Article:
Thanks for this message. Thanks for asking who is our perfect client? We obsess over this definition all of the time so it’s pretty clear for us? Our perfect client is one the leader of a profession. They care more about that profession than their own name or income stream. Their following is mostly others in the same profession who look to them for making sure the profession is clearly defined and attractive to practitioners and their customers. When colleagues say “best practices” they are usually pointing to the work that one person has done or led a team to achieve. They obsess over the ethical integrity of their profession as well as the participation of all professionals in some kind of mentoring of those coming into the profession.
Sounds like you’ve given it plenty of thought, Georgia! What kind of work do you do?
Very good analogy, Michael!
Thanks for this. I am working on my perfect client – see http://www.wingstosuccess.com/start-here/
However I am trying to do as you suggest and narrow it down a bit more –
So here is the ideal customer for WingsToSuccess.com:
Alex is 39, a corporate high-flyer. His job pays well – £70k+ per year. He has a beautiful house, a beautiful wife, and 2 beautiful kids.
But despite all these external signs of success, Alex has a gnawing problem.
He’s running out of cash. Expenses are piling up faster than income. Kids are getting bigger and more demanding.
Alex is clever and resourceful. He doesn’t want to give up his job. But he wants more control in his life, which means getting a second form of income.
Alex starts looking online at how to make money in his spare time, evenings and weekends. The lifestyle is the crucial part for Alex and thousands like him – it’s not just about money, it is about freedom and control. It is about disillusionment with the corporate world, and a safer escape route than giving it up overnight.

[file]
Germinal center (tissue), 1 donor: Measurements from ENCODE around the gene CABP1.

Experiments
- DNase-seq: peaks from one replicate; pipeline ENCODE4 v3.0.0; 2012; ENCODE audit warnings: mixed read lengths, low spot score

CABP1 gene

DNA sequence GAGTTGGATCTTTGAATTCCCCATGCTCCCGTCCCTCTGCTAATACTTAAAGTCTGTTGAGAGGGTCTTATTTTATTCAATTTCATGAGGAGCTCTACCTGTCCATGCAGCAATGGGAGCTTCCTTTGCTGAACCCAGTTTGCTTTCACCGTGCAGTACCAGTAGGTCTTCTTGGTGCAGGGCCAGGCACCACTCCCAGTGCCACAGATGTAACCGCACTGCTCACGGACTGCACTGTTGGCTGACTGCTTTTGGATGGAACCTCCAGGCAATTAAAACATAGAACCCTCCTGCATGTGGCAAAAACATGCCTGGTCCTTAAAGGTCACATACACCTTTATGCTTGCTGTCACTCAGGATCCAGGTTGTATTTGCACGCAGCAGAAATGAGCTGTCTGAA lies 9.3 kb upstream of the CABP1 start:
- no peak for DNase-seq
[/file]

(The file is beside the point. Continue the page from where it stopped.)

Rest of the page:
Although he is maintaining external appearances at work, Alex is sick of the bureaucracy and being tied to a job. He’s more interested in creating something of his very own.
Building an online business around his day job is the perfect solution for Alex:
1) Low start up costs
2) Flexible working hours
3) A website can work 24/7 while he is on his day job or whatever – potential to build near-passive income streams
4) It’s sometimes possible to sneak in a little side-business hustle when at the day job [Shhhh!!]
5) Low risk – Alex does not want his wife to worry that he is staking the house and savings on a bricks-and-mortar enterprise
6) Infinite scope for creativity and ingenuity – (Alex loves a challenge, but is fed up of merely exchanging hours of his life to build someone else’s dream, and lifestyle)
Nicely specific, Rick! Sounds like you’ve got a very clear picture of your perfect client.
Worth waiting for and a fitting farewell to 2014! Thank you for your wisdom, humor, kindness and consistency. You are a man among men! As long as there aren’t too many, of course.
And thanks to you, Graeme, for your always enthusiastic readership.
For the record, I am a penguin among men (or a man among penguins?)!
I know exactly who my perfect client is (thanks to you!) – and ironically she was at my house last night as we participated in our annual Girls Night Out Yankee swap — where 20, middle-aged woman laughed and traded meaningless crap from our basements and who knows where else. It was a blast! Did I mention we laughed? It’s great to laugh with your perfect clients sometimes. Thanks Michael. I always look forward to reading your e-Newsletters (which often make me laugh as well)!
Sounds like my kind of event!! And I’ve since been told by my wife and others that our annual game is actually a Yankee Swap and not a Secret Santa as we always call it (what do I know, I’m a Jew).
I’m glad your perfect clients were in attendance!
Michael – I’m glad you’ve been set straight on Secret Santa (where you are a assigned a specific person so you can select the perfect piece of crap just for them) vs. Yankee Swap (where the last to go gets to pick the best piece of crap that was brought in)
Hey Bruce, I’m not a scientist over here!
Well, you know there’s probably a lot of intellectual property tied up in the difference between the two ways to distribute crap from the basement ;^)